Paper gasket removal -
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  • 1 Post By wingless
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post #1 of 8 Old 05-23-2020, 06:06 AM Thread Starter
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Paper gasket removal

Hey guys, I’m replacing the water pump on my 5.9. Removal was fairly straightforward and thought I was making good progress. However, 90% of the original black paper gasket is stuck to the timing chain cover.

I’ve tried brake cleaner and a plastic scraper with no luck. I probably coated it 20 times to make sure it got nice and wet and it just did not help.

What should I be doing / using? This has to be the simplest yet most frustrating thing to deal with. I prob spent 2 hrs yesterday and made very little progress. There has to be something out there that really melts these thing. Thanks for any suggestions

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post #2 of 8 Old 05-23-2020, 06:25 AM
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paper soaked with antifreeze hardens with age and temperature. The antifreeze crystalizes inside
Soft brass wire wheel, steady hand and low pressure works good. Done that dozen times. just take care not to scrap the aluminium surface

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post #3 of 8 Old 05-23-2020, 07:11 AM Thread Starter
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Thanks @skjeep . how do the techs do it? If I were to take it to the dealership or another shop would they use a wire wheel? I feel like they wouldn’t waste more than 15-20 min trying to get it off
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post #4 of 8 Old 05-23-2020, 07:47 AM
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Use a metal scraper/knife to get most of it off then use either a small sanding discs or and abrasive disc like this one...

These can take a lot off in a hurry so be careful not to sand down any of the aluminum.
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post #5 of 8 Old 05-23-2020, 08:19 AM
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Welcome to the forum.

When I clean my gasket surfaces I use a hand held utility knife blade as a scraper. The trapezoidal shaped blade only, not using the knife.

When room permits, I will scrape using the blade edge. When required I will scrape or drag with the narrow edge.

This method attains a brand new gasket surface, with zero old material and zero damage or alteration from the cleaning.

Remove 100% of the old material or the part will leak.

IMO the time for a shade tree repair doesn't matter, just the results, so take your time and do it right. I HATE having to deal w/ dealership service departments on new vehicle warranty repairs and instead love repairing and servicing my ZJ.
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post #6 of 8 Old 05-23-2020, 08:51 AM
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I've got a set of scrapers that I use and if room allows, a 3m bristle roloc wheel on a drill as a follow up. Just gotta be careful with the aluminium when using a good set of sharp scrapers.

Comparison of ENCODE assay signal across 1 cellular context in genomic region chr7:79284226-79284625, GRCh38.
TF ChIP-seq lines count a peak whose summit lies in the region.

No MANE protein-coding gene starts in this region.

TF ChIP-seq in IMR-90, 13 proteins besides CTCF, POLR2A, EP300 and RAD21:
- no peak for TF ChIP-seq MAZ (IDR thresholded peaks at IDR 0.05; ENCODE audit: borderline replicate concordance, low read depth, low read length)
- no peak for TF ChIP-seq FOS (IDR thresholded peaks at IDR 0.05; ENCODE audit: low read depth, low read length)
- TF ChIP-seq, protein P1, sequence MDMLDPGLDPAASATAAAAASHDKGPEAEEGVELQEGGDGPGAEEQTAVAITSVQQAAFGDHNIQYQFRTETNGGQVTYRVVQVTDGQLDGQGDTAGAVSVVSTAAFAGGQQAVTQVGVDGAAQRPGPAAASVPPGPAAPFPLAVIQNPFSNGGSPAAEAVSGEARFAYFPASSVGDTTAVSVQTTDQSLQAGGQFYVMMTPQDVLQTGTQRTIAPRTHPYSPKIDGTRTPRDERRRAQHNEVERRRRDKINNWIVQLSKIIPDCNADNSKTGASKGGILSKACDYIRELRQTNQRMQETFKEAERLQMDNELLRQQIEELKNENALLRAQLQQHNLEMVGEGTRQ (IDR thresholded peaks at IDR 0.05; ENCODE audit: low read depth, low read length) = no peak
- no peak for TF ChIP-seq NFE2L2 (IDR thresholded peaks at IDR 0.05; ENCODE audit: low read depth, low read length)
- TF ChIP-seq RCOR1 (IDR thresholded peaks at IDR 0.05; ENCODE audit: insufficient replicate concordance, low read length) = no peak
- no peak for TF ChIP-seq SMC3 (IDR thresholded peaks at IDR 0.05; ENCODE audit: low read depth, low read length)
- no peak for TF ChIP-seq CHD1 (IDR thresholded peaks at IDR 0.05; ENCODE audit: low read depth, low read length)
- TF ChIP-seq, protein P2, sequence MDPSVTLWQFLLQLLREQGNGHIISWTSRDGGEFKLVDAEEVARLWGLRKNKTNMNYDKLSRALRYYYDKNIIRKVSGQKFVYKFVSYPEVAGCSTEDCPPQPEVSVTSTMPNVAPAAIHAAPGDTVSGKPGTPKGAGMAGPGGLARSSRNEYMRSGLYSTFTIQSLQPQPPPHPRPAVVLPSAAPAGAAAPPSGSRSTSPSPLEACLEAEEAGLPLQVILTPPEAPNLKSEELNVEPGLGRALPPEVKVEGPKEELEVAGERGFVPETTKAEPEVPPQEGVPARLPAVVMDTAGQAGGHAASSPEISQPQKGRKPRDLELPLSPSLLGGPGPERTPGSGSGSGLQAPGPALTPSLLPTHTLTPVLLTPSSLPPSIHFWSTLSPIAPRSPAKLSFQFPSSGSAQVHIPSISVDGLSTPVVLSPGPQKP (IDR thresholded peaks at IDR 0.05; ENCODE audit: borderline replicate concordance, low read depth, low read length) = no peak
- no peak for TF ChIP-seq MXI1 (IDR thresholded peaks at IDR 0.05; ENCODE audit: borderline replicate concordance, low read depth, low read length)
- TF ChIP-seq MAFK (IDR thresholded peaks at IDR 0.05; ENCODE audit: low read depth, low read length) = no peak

I've been wanting to get some lisle carbide scrapers too but theyre a little too $$ for me.

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post #7 of 8 Old 05-23-2020, 12:19 PM
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Originally Posted by OG_Bofa View Post
how do the techs do it?
Typically they attack it with a sanding disc on an air grinder. This carries a large risk of gouging the gasket surface but from the gasket surfaces I've seen after their machinations it doesn't seem to bother them. Slather enough RTV on it and it'll seal long enough to prevent returns.

I use a razor blade like others have mentioned. If you can get the blade under the edge it will often pop large sections of the hardened gasket off. Permatex also makes a gasket remover spray that works pretty well. I haven't used it in a long time but it did work.

I've been considering buying one of those fancy new carbide gasket scrapers. They are hard enough to keep the edge flat so a little less chance of digging in.

When you get it most of the way there, a green scotch-brite pad helps get all the last bits and leaves a good surface finish. If you do it by hand it's pretty safe. Just be aware that it will shed bits of scotch-brite abrasive so it will need to be washed after. In other words be careful around things you don't want grit in.
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post #8 of 8 Old 05-23-2020, 06:38 PM
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Step 1: use Lisle 52000 to scrape. Be careful not to scratch the aluminum.
Step 2: use "80PCS 25mm Abrasive Wheel Buffing Polishing Wheel Set for Dremel Rotary Tool Kit" ( ) with a Dremel tool to clean the aluminum.

For aluminum you can use the finest one, and for cast-iron the rough one -- such as cleaning the engine block mating surfaces.

Step 3: use alcohol (acetone is better) to clean any oil off the surface.
Step 4: if you have a paper gasket, then use Permatex 80062 -- it never goes hard and dissolves with acetone. For non-paper gaskets use nothing. Felpro instructions says to use most of their gaskets dry.

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